The House of Grief

This is an exploration of grief. Not just my grief, but also the universality of grief. I write to find solace amidst the words and I write because I don’t know what else to do.

I am not in any way special or unique in experiencing this profoundly confronting human emotion nor is this the first time I have experienced the depths of it but it is the first time in my life I have stopped running from it and invited it in as the guest in residence that it is. I never let myself meet it in the same way before.

I have been visited by grief many times in my life and the truth of it is I dismissed it as something I should hurry up to distance myself from. I would make the experience of grief wrong and fraught with self-judgment and loathing. I would judge myself as weak and even unspiritual for being caught in the grips of it. I would shame myself for the anger and melancholy that I would slip into like a person drowning, silently slipping under the surface of the water.

I never allowed myself to look it in the face, never knew its lines and shapes. I would just pray and pray and pray for it to leave as the unwanted guest it was in my soul.

And yet everyone is touched by grief; not only touched but crushed, smashed, broken, transformed, rearranged by grief. It is one of the emotions in the plethora of human emotions that wakes us, shakes us and brings us to our knees.

Grief has asked me to reevaluate, mostly everything. What’s that saying? “Don’t throw the baby out with the bathwater”. Grief challenges the validity of that hypothesis. It opens up the windows of your home and it starts throwing everything out. Furniture, mementos, experiences, assumptions, value systems, beliefs, faiths; the lot all ends up scattered on the front lawn with an empty room demanding you to just-sit-down-in-it and be.

Grief wants to smash things. It is full of anger and rage at the fragility and unfairness that life is all about. Like a vandal on a train, it wants to slash the seats and spray-can obscenities of disillusionment all over the pretty things, the nice and neat and convenient things. It wants to pour petrol all over the fucking house and light the match. Maybe this will stop the pain. Let it all burn to the ground.

Grief unorganises all your grand plans and pokes holes in the seemingly ridiculousness of many of them.

Grief makes meaningful things meaningless. It clears the deck. It does not assume anything is true any longer. What you thought you knew is no longer, no longer available to you any more. It takes things away and does not replace them with anything.

Grief will turn off your brain. Grief is what zombies are made of. There is only unbearable pain in your heart and the desire to want to peel your skin off to just get away. But it chases you down like a stalker. In the supermarket, at the public swimming pool, in the middle of the night and looking down at your aching skin, you cannot see the hives of it, invisible to the eye.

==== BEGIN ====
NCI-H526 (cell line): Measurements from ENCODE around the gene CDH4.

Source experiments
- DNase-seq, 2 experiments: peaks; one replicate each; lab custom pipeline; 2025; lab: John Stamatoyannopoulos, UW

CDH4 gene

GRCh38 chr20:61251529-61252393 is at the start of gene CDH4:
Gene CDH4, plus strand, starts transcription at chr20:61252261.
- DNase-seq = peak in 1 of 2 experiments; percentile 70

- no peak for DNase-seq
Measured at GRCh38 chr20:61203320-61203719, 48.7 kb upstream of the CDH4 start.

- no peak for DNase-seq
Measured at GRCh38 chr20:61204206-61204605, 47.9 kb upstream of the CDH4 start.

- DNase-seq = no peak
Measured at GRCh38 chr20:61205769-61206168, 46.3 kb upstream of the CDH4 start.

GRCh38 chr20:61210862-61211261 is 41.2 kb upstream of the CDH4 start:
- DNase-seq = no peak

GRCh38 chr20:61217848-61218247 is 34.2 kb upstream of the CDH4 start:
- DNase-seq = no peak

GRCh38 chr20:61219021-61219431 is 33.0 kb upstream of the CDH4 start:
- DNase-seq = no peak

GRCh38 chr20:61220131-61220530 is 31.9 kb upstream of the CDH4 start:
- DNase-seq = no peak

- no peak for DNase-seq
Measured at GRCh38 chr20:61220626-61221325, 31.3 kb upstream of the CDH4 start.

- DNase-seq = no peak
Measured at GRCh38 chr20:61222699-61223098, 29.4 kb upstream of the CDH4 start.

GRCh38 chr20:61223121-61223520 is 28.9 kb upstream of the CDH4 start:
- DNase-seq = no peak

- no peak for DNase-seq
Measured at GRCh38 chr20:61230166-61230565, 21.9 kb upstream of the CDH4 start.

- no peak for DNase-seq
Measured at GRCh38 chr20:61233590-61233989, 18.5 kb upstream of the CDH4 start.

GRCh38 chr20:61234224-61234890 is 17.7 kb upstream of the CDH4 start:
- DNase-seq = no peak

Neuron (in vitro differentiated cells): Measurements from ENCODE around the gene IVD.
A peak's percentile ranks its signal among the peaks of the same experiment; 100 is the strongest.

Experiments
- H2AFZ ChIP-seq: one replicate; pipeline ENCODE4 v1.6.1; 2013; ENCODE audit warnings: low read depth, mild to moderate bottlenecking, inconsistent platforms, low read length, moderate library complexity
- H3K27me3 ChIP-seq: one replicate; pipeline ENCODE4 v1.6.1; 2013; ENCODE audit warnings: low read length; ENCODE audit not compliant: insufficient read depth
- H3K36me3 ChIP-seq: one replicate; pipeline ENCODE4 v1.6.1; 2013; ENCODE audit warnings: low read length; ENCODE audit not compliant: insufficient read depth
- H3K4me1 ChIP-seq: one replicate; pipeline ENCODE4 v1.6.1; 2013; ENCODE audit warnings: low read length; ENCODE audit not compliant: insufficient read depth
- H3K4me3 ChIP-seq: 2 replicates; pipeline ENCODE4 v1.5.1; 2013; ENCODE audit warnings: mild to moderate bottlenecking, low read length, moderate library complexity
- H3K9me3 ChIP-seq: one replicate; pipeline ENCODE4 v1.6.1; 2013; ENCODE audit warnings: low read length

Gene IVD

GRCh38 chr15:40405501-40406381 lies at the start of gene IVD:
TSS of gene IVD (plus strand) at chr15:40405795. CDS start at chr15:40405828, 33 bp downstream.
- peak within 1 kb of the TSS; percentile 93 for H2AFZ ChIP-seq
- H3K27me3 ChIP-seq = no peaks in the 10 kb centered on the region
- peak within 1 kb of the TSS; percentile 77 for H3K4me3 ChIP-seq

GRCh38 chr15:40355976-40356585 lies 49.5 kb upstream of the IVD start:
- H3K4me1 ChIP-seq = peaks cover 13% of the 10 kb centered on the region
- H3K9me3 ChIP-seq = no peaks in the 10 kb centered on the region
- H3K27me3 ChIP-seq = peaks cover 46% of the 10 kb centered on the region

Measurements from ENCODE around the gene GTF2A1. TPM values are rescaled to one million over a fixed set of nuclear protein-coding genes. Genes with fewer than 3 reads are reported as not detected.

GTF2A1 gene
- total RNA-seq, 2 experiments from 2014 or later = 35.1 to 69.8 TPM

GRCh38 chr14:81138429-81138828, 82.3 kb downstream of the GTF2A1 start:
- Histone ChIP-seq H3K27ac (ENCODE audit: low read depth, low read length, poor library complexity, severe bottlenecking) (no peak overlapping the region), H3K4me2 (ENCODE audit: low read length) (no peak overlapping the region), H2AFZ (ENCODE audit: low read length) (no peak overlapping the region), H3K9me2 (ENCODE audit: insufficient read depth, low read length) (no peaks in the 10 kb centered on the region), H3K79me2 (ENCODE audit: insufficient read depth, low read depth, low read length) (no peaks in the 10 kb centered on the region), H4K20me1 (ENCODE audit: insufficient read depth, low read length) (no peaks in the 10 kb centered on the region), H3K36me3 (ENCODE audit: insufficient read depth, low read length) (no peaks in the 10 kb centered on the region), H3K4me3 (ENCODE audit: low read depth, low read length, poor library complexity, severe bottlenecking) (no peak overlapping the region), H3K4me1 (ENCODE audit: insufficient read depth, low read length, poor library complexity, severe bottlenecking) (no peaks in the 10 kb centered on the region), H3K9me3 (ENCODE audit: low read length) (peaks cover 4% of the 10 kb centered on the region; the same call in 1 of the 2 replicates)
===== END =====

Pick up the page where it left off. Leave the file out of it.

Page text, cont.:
Grief makes bedfellows with guilt and confusion and it turns the whole house upside down. It just comes and goes as it pleases, shamelessly disrupting and gatecrashing your day. I have seen grief as a punk squatting in my house that you cannot evict.

Grief separates and isolates. It sticks you in the attic or the basement and locks the door. Grief invites desolate moments of aloneness, even in the midst of friends and family, a membrane around you that feels so impenetrable. People touch you and you cannot feel them. People talk to you and you cannot hear them. You cannot even pick the lock.

Grief has your heart recoil tightly behind motes and great walls of armouring and then has it smashed into tiny shards, as the Greeks would do with plates at times of loss.

Grief also hangs your heart out on the back porch for the scavenger birds to peck it clean. It lets the sea breeze in with salt water that stings.

Grief leaves heirlooms on the mantle piece of your soul. Altars of nostalgia laden with dripping candles of light and warmth to see by, to pray by. Precious connection enshrined in the movement of your body mixing ache and bliss; forgotten and unforgettable; life, death, rebirth; composted sweetness of dear honouring that is carried within your bones for what has been before and that which still remains.

Grief is also a silent stillness, a witness. It is an eye in the storm, there to remind us all, underpinning and enhancing all that is dear. It is the information of great philosophies and silent retreats wrapped in each heart. It is the essence of things. Grief reveals, as it pulls back the curtain on all that is separate and alone, cold and scared, that we are all connected through time and space and that the love and life-force that emanates from us, that runs through us, that penetrates and activates us, that makes our limbs move and our heart beat blood, is eternal.

Grief is the result of all that loving and all that investing our hearts into people, ourselves included; our dreams, desires, longings.


~ Lotus Indigo Shakti Kruse

In devotional practice to the first 2 principals taught to me by my Beautiful Beloved Robert Rabbin
and dedicated to all of him that lives on through eternity and my beating heart.


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